How to Help When Your Parents Lose a Life Partner


Lonely old man staring out of a windowIf your parent loses a mate, spouse or life partner, he or she may need a good deal of emotional and practical support. If you are close to your parent’s mate you may need support too. Family members, friends, neighbors and even grief groups are all good places to turn to for comfort during this time. Here are some tasks and decisions you may need to help your parent face.

Dealing with Property
In some circumstances, your parent will have to act as executor in dealing with their mate’s estate and there may be a lot to do. You may need to help with such things as sorting through their records for a will or collecting insurance and other benefits. Take it one step at time and know that there are always resources to help you and your parent out. Continue Reading How to Help When Your Parents Lose a Life Partner

Understanding Long-Term Care Insurance

Long-term care refers to the help that people with chronic illnesses, disabilities or other conditions need on a daily basis over an extended period of time. This need can range from assistance with simple activities such as eating, dressing or bathing, to skilled care provided by therapists or nurses.

With nursing home care in some parts of the U.S. costing as much as $10,000 per month, long-term care can deplete even the best-planned estate. As a result, many seniors are opting to purchase long-term care insurance to cover this risk. An advantage of this insurance is that most policies now cover home care, personal care and assisted living care as well as nursing home care.

Policies offer many different coverage options. Since you can’t predict what your future long-term care needs will be, you may want to purchase a policy that has flexible options so that you can adjust it according to your needs in the future. Depending on the policy options you select, long-term care insurance can help you pay for the care you need, whether you are living at home, in an assisted living facility, personal care home, or a nursing home. Long-term care insurance may also pay expenses for adult day care and some policies will even help pay costs associated with modifying your home so that you can keep living in it safely. Continue Reading Understanding Long-Term Care Insurance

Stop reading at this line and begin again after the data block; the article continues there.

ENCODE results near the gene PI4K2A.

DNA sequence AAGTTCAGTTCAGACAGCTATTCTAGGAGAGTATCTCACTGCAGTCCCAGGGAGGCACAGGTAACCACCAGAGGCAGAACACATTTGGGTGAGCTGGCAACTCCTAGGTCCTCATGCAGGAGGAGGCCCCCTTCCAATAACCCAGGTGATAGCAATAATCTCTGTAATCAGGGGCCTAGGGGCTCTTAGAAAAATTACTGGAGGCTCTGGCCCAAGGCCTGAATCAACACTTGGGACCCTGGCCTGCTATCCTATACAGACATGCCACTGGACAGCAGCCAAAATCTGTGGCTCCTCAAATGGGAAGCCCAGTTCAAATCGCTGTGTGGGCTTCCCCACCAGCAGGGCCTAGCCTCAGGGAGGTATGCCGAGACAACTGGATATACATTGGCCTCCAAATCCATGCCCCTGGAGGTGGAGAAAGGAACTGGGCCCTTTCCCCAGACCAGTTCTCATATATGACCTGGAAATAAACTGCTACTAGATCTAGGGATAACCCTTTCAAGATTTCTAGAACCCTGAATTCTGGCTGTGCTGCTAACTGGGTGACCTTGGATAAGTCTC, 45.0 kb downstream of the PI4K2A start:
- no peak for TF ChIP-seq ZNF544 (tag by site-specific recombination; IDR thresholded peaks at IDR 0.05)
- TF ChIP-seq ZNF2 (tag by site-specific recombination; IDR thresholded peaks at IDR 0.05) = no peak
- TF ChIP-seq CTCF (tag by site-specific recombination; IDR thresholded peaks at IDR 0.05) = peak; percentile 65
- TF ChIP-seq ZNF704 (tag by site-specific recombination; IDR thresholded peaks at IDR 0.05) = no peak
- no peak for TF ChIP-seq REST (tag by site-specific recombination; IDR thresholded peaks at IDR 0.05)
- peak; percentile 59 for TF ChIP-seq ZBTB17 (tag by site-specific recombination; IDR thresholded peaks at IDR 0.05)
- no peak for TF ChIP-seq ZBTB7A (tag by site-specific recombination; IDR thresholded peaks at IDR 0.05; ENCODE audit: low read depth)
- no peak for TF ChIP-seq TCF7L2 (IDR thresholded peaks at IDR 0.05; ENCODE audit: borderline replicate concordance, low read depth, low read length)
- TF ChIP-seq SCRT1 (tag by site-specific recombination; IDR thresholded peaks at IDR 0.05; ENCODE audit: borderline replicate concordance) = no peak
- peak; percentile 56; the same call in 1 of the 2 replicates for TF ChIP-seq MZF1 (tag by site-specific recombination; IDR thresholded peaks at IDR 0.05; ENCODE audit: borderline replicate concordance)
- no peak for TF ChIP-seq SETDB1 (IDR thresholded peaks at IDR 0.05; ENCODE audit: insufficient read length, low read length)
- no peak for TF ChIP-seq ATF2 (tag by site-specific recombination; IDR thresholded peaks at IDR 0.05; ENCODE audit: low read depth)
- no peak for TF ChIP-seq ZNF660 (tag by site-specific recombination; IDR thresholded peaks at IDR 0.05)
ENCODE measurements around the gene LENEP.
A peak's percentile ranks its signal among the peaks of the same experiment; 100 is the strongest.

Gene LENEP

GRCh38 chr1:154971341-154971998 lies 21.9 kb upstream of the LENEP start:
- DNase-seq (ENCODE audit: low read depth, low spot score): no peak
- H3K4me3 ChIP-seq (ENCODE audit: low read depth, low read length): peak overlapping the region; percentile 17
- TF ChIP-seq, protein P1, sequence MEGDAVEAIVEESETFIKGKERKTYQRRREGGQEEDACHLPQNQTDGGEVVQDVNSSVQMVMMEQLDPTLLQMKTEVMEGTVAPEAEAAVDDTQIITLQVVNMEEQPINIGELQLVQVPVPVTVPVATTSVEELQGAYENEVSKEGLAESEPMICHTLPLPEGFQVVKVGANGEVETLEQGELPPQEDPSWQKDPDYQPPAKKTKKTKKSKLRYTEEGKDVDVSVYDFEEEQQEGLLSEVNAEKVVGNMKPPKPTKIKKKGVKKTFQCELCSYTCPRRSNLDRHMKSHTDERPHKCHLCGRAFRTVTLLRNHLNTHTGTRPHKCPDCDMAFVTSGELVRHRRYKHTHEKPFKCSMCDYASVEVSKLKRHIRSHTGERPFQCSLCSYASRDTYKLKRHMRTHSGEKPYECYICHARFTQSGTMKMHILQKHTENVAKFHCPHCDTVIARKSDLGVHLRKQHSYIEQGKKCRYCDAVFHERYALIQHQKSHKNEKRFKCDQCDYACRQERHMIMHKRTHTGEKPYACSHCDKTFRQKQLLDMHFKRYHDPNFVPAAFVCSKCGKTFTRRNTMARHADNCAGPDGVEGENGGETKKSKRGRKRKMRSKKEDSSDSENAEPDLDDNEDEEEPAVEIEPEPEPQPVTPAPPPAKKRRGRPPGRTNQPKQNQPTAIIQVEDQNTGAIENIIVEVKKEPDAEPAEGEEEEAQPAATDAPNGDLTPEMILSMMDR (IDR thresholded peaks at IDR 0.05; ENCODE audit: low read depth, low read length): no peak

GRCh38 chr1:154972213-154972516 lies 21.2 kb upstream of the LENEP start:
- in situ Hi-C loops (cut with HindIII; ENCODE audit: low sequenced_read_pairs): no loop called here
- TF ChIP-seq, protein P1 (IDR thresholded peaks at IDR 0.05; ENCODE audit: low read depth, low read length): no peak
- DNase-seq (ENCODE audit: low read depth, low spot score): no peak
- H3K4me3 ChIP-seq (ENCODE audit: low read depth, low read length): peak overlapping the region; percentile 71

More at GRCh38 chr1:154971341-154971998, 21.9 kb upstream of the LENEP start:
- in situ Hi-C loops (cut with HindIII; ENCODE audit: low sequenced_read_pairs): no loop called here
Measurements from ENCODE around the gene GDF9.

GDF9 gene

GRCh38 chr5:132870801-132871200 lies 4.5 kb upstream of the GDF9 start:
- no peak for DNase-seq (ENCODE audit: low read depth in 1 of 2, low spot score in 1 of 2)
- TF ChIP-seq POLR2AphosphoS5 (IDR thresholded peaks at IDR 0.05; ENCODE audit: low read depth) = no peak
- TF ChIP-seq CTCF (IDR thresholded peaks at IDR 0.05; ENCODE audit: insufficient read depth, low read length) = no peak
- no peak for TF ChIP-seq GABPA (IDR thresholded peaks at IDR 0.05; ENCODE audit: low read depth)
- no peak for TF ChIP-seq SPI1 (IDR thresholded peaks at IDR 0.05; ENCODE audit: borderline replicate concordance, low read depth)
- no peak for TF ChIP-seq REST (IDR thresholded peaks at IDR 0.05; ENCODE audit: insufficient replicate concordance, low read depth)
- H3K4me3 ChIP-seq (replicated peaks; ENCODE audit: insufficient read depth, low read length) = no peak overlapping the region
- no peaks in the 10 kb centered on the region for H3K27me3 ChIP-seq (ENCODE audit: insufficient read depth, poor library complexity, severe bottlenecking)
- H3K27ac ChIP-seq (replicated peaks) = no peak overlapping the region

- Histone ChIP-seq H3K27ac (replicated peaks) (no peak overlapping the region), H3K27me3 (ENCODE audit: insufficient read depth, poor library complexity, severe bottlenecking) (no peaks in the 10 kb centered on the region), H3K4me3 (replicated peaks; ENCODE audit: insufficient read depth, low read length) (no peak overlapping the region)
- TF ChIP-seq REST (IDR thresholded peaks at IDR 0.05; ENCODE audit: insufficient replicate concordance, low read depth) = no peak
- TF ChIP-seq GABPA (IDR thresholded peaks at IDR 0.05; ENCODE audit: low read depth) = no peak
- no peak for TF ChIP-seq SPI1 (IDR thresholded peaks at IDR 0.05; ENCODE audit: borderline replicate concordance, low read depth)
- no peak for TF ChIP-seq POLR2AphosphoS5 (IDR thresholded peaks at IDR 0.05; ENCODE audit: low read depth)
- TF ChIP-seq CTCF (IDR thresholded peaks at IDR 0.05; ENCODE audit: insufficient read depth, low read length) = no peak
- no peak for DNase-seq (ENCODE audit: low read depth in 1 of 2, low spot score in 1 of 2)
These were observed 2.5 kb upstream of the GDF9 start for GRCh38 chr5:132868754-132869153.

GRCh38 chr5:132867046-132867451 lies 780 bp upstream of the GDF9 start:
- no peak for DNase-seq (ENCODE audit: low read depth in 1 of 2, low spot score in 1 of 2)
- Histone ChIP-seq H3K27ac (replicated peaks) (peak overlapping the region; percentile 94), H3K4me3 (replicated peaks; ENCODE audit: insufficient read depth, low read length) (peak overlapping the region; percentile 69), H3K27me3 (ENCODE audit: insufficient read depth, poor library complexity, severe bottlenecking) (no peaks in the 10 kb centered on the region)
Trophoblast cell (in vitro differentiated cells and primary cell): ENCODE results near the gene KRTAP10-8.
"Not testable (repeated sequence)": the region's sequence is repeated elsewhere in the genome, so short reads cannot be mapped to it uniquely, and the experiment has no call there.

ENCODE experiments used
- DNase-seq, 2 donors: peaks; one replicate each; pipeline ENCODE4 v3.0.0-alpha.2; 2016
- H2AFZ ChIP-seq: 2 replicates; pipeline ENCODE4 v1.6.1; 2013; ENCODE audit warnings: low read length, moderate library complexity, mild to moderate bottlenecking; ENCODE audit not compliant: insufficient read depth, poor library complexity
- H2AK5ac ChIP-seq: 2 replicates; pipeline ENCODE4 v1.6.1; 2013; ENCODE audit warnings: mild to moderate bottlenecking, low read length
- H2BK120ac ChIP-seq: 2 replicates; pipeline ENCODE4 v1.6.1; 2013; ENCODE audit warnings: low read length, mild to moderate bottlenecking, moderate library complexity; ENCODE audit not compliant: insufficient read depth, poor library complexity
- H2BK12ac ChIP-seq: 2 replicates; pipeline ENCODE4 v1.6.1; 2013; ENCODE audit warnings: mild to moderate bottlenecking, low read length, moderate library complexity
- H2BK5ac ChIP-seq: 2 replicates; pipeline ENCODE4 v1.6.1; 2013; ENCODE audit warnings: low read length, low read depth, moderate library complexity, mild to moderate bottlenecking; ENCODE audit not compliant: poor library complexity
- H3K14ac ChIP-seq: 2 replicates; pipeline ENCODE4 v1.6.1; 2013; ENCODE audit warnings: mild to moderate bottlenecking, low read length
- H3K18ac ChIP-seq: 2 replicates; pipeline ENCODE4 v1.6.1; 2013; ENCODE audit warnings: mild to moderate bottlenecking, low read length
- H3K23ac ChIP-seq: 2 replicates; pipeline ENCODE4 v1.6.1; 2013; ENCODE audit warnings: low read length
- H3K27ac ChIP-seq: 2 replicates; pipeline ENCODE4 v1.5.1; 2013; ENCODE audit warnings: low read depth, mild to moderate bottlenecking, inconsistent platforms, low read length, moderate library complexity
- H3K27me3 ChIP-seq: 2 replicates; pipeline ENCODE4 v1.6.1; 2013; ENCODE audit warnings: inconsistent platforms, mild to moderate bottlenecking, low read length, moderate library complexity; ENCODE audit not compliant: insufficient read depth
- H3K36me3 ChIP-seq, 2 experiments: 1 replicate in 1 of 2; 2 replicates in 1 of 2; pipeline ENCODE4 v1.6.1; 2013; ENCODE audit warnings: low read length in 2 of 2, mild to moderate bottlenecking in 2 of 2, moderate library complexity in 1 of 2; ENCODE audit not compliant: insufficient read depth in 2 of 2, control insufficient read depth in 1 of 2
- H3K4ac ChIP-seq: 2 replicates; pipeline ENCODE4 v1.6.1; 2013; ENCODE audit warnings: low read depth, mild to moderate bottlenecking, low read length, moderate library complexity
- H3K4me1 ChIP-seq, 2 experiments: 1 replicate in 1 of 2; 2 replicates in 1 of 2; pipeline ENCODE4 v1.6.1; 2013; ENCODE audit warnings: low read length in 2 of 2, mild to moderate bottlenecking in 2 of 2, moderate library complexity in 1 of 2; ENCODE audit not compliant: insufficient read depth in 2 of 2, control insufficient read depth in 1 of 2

Choosing the Right Nursing Home

Choosing the Right Nursing Home

Choosing the Right Nursing Home

The decision to place a loved one in a nursing home is difficult enough, but families also need to decide which one is the best choice. There are so many options, so how do you know which one is right?

Nursing homes provide 24-hours patient care, home-like environment, ensure proper nutrition and have skilled nurses. What else needs to be considered in choosing the right place? What steps should you take in selecting one for your loved one?

Make a checklist and get every question answered before selecting which home you believe is best.

1. Do Your Research: The first step in selecting a nursing home is to seek referrals. Talk with your doctor, long-term care professionals, hospital discharge planners, social workers and friends and family. Speaking with them can help you clarify issues and focus on your needs. Makes sure that the patient and members of the family are all involved in the decision-making process. Continue Reading Choosing the Right Nursing Home

What to do with an Inherited IRA account

Are you expecting to inherit an IRA account from a parent or spouse? According to a recent article on the AARP website, there are some things you should know before you cash in the account.

The spouse inherits:

In the case of a husband or wife getting the IRA when the spouse dies, the funds can be transferred to his or her account. Another alternative is to retitle the IRA. That involves having the account retitled as “Bill Smith IRA (deceased Aug. 1, 2012) for the benefit of Lisa Smith, beneficiary.” Only then, can Lisa start taking money, penalty-free.  Yet, once Lisa turns 59½ , she has to retitle the account in her name. Doing that allows her to defer withdrawals until she turns 70½.

Continue Reading What to do with an Inherited IRA account